By Tiff-Annie Kenny
Philippe Couillard, the freshly defeated Quebec premier, made headlines during the election campaign when he suggested a family of three — comprised of one adult and two adolescents — could feed themselves for $75 a week.
While Couillard eventually conceded that it “would not be a varied menu,” would require strict bargain-hunting, supplementing with food banks and would be “almost a full-time job,” he stood by his statement.That figure is less than half the minimum cost (between $168 to $207) of a nutritionally adequate diet for a family of this size, according to the Montreal Diet Dispensary.
Diet quality, health linked to social status
Research shows that in developed countries, more affluent and educated people tend to consume higher-quality diets — including more fruits and vegetables, fish and whole grains.
Conversely, socioeconomically disadvantaged people report diets that are nutrient-poor and energy-dense, replete with foods like pasta, potatoes, table sugar, fried foods and processed meats. They are less likely to have food-purchasing habits that conform to public health recommendations.
This inverse relationship between social class and diet quality and health is extensively documented. However, the research does not explain why this is the case — a question that has significant implications for designing effective policies and initiatives to improve diets and prevent chronic disease.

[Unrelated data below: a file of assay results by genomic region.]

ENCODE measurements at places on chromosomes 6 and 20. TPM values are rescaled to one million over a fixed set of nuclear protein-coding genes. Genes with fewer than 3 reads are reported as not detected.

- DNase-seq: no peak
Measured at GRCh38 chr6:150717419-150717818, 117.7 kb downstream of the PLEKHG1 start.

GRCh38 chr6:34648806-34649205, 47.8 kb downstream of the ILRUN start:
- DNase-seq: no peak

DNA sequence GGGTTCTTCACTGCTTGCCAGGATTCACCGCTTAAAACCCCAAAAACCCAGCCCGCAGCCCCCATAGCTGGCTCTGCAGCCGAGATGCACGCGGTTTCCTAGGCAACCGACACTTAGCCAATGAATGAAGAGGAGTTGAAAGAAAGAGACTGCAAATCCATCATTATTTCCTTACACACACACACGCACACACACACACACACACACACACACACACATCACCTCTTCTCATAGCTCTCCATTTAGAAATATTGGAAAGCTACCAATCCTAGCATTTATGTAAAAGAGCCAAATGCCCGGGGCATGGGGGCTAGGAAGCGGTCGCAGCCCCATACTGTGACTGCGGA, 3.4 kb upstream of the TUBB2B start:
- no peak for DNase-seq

Public health & prejudice
Public-health initiatives to promote healthy diets often focus on providing nutrition education and recipes. These approaches, however, often presume less food literacy (i.e. food knowledge and skills) among low-income people. Are unhealthy diets really the result of poor choices, limited food skills and knowledge.
Research suggests that, in fact, adults in food-insecure households are just as likely as those in food-secure households to adjust recipes to make them more healthy. They are also just as proficient in food preparation and cooking skills. There is no indication that increasing food skills or budgeting skills will reduce food insecurity.
Instead, disadvantaged groups are constrained by their economic, material and social circumstances.
Higher-quality diets are costlier
It’s well-established that food prices are an important determinant of food choice, particularly among low-income consumers. Low-income households report that they find it difficult to adopt dietary guidelines because food prices are a barrier to improving their diets.
When researchers estimate the cost of diets people actually eat, higher-quality diets are typically more costly. Some research suggests healthier diets cost, on average, approximately $1.50 a day more than less healthy choices. For low-income consumers, the cost of substituting healthier foods can represent up to 35 to 40 per cent of their food budget.
While this may be so, it does not, in itself, prove that healthy diets are necessarily more expensive or cost-prohibitive. After all, not all socioeconomically disadvantaged people consume poor diets.
We can easily think of a number of foods and recipes that are both inexpensive and nutritious. The internet is full of recipes for “eating well on a budget.” Indeed, for many costly healthy food items like fresh salmon, a lower-cost alternative exists, like tinned salmon.
Some have even suggested that the higher relative cost of healthy foods is a myth and a problem that can be solved by healthy, low-cost meals.
Others maintain that poor diet is the result of poverty, not lack of education.